From €20.67, $21.99, £14.95, 1,490 roubles, AU$48
I strongly believe that good-quality, standard-issue Chianti Classico is one of the world’s great wine treasures. It’s so appetising and such a great partner for food that it needs more love – not least because the advent of this silly Gran Selezione supposedly superior category threatens to downgrade regular Chianti Classico. And, as Walter has often pointed out, even Chianti Classico Riserva is not necessarily so much better than Chianti Classico itself – just more concentrated and longer-lived. But I think what I treasure particularly about Chianti Classico is its ability to deliver great drinkability fairly early on in its life.
You can read about the unusually early, warm vintage of 2011 in the Chianti Classico hills of Tuscany in this detailed report from Monte Bernardi. The vintage conditions may not have been the easiest for growers and in some cases overripe, shrivelled berries had to be sorted out, but they seem to have resulted in some very attractive wines from superior addresses.
I really enjoyed Riecine 2011 Chianti Classico. About it I wrote, ‘Light crimson. Round and gentle. This seems like a really pure expression of terroir in post-new-barrique style. Very well judged.’ I gave it 16.5 out of 20 and thought its drinking window is probably 2013-18. In the UK, Tanners of Shrewsbury have a special offer of it at £14.95 if you buy three bottles (regular price £16.95). This is really an excellent price for such an accommodatingly expressive, super-healthy wine that could already be enjoyed. The wine is also available by the single bottle from The Winemakers Club on Farringdon Road in London, that rather damp, atmospheric site under Holborn Viaduct that used to be an Oddbins, managed by my friend and fellow wine writer Sarah Ahmed, who wrote to me rather crossly when I wrote an article preducting the demise of Oddbins. At this interesting new treasure trove for wine lovers, it costs £22 per single bottle but is currently available by the glass from their Enomatic wine preserver in their wine bar. Check out the tasting possibilities here.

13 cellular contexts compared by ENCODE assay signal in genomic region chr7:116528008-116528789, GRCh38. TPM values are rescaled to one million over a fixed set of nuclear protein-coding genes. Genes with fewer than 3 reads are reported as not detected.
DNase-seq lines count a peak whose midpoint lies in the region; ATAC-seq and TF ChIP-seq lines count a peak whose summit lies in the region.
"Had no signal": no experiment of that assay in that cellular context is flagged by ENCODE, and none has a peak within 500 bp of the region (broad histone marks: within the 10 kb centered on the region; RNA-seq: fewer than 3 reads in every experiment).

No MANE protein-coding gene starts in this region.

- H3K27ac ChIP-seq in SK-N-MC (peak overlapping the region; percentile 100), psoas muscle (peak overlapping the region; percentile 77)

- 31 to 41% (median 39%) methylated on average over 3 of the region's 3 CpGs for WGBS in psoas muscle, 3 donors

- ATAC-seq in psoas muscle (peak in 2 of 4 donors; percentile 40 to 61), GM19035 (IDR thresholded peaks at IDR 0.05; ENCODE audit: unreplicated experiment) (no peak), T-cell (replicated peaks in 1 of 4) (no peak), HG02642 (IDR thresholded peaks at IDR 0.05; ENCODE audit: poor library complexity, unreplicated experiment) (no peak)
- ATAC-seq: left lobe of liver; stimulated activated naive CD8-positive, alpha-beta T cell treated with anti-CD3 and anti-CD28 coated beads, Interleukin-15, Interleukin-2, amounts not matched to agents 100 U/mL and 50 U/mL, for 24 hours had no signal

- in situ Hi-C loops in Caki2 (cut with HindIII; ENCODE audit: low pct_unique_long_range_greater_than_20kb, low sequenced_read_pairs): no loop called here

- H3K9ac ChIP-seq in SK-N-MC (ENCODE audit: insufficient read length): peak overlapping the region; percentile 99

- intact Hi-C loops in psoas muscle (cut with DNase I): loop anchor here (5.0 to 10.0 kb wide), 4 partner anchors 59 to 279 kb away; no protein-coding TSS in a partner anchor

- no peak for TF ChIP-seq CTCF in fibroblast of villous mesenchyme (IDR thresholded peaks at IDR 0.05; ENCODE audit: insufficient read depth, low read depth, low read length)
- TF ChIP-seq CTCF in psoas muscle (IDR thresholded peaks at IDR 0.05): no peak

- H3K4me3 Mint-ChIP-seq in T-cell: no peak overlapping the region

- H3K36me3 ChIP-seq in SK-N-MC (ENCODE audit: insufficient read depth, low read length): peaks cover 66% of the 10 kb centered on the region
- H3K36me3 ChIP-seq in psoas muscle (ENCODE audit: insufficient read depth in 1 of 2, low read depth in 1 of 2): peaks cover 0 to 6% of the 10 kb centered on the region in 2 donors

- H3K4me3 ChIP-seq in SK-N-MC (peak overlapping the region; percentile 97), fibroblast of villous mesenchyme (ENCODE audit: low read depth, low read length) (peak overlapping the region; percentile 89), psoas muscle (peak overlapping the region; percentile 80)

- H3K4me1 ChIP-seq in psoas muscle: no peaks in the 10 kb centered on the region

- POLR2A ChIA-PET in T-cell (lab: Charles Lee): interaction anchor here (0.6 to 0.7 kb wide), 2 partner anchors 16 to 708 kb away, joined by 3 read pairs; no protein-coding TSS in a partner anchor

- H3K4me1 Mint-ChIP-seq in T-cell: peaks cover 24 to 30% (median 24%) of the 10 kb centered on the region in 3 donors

You can read detailed background about this beautiful all-Sangiovese Gaiole property and what its English winemaker gets up to at the extremely informative www.riecine.it, from which our image was taken. This 2011 vintage will have been aged in some combination of used barriques, larger oak and concrete, but I see that from the 2012 vintage they have gone over to cement tanks – very à la mode! It is particularly easy to find in Russia (and Ukraine) because, I am told, there is now Russian involvement in the ownership of this wine estate founded in the early 1970s on the basis of a small vineyard bought from nearby Badia a Coltibuono by British ad-man John Dunkley.
I have also been very impressed by the much more concentrated Fèlsina Berardenga 2011 Chianti Classico, although it is not cheap and I think it needs keeping a while. And Fontodi 2011 Chianti Classico is another sure-fire winner for those who like their Chianti Classico with lots of pzazz and a hint of barrique ageing. About the Fontodi I wrote, ‘meat, veg and real interest on the nose. Solid and confident. Set for the long term. Masses of acidity.’ I gave it 16.5 out of 20 and reckoned it would be a fine drink any time this decade. Like most 2011 Chianti Classicos, it is 14.5% but does not seem over-burdened by alcohol.